'Arbell leak was serious blow to state security'

Lieberman: Deputy ambassador suspension a security matter, not freedom of information concern; PM mishandled Trajtenberg issue.

Foreign Minister Avigdor Liberman addresses the media in Jerusalem (photo credit: REUTERS)
Foreign Minister Avigdor Liberman addresses the media in Jerusalem
(photo credit: REUTERS)
Deputy Ambassador Dan Arbell's suspension was the result of a "serious blow to state security" and not for leaking material - a freedom of information issue - Foreign Minister Avigdor Lieberman said in an interview with Israel Radio on Wednesday.
It will take a lot of effort to repair damage done by the leak, he said. Lieberman also denied the veracity of reports claiming the information Arbell shared was already known to a journalist.
Likud MK Regev slams Trajtenberg committee findings
Trajtenberg and fiscal responsibility
Israel’s deputy ambassador to Washington, Arbell, was suspended on Tuesday for allegedly leaking sensitive information  to a Haaretz reporter in 2009.
According to Lieberman, Arbell confessed to the leak during the investigation and accepted responsibility.
Lieberman also emphasized that the Shin Bet (Israel Security Agency) opens investigations because of security concerns, not because of ministers' political whims.
The foreign minister explained that there legal restrictions on government workers speaking to the media and that some people in sensitive positions are not allowed to speak to journalists at all.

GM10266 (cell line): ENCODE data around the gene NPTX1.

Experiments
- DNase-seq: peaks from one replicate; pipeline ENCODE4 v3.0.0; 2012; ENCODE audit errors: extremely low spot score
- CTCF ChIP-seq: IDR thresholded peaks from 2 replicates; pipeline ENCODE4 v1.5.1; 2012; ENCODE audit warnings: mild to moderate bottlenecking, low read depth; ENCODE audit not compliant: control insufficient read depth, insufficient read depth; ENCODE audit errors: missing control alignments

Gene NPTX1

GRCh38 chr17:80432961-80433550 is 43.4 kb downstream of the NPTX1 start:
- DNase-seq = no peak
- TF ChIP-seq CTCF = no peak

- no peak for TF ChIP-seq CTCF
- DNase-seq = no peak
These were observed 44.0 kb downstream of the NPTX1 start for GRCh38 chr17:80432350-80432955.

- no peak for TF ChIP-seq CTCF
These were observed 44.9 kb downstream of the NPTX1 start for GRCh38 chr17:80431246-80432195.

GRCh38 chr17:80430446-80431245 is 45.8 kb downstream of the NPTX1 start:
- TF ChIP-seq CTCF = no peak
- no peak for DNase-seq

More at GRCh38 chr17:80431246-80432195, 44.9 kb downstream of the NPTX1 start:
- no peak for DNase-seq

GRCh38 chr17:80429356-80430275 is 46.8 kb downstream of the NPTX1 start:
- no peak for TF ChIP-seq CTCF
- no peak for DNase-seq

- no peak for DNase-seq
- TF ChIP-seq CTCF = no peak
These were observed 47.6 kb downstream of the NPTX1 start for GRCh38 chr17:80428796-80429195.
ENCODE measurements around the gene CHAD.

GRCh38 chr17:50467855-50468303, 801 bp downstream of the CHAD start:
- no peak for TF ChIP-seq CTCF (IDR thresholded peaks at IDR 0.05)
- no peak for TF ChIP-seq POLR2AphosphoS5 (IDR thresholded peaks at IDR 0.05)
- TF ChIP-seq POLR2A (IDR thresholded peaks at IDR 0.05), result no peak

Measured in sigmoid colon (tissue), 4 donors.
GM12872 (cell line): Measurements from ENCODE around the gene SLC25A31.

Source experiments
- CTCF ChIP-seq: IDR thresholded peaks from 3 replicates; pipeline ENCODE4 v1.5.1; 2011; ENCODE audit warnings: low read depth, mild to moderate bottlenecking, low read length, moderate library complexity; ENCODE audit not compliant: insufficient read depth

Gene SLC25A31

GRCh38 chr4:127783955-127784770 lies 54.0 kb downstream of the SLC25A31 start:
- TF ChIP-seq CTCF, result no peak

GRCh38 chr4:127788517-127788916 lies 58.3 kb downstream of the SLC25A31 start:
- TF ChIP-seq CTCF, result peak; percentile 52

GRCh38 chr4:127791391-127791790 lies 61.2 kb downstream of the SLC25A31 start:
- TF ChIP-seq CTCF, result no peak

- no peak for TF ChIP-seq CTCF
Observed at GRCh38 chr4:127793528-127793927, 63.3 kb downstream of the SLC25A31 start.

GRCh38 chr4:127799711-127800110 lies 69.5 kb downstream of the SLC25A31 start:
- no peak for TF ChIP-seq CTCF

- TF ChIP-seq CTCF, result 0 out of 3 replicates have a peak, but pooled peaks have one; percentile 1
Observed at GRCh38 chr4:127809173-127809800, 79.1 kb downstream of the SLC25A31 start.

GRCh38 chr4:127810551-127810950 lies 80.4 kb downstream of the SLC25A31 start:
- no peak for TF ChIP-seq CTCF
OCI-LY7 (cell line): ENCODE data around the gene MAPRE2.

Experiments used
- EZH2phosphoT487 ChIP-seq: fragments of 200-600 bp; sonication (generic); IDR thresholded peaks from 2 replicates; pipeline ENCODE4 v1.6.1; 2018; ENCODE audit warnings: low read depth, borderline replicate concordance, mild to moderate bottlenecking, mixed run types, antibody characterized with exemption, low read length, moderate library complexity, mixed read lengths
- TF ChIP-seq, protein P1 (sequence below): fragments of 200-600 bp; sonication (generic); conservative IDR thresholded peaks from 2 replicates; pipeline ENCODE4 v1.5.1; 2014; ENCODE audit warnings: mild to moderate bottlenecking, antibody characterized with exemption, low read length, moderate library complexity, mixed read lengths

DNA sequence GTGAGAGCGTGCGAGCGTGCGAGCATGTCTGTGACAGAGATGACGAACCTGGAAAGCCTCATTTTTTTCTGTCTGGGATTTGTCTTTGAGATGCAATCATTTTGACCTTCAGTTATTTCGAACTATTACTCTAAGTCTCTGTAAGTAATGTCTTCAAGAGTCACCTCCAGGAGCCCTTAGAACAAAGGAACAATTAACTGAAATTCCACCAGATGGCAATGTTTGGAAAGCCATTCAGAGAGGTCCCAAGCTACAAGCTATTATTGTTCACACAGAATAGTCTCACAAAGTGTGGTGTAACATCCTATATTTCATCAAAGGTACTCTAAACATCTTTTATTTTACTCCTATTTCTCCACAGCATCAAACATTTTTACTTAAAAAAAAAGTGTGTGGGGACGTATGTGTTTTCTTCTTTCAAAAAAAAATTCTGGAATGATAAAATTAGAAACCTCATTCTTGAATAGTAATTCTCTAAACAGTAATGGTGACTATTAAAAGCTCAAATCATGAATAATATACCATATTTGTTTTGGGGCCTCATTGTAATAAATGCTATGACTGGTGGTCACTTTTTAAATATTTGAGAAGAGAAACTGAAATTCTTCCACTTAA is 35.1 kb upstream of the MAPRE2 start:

That's why government departments have a spokesperson unit, he said.
According to Lieberman, the Arbell incident is now under investigation in cooperation with the attorney-general.
Lieberman also addressed the Trajtenberg Committee report, saying that, "Trajtenberg's recommendations on housing for instance are not acceptable to us. Criteria for benefits shouldn't be number of years of marriage and number of children but whether they served in the army and if both parents are working."
"No one talked to [Israel Beiteinu] about the committee before it was appointed or after the report was published," he complained. "We asked to delay the meeting, because we hadn't gotten a chance to read all of it."
"I told Netanyahu on Wednesday that this is not the way to handle things and this was a blunder. We are not trying to debate the prime minister or break up his coalition."
Lieberman refuted claims that he is seeking early election, saying that "it is not in my interest to have an election before or after the hearing but when the term ends in [October] 2013."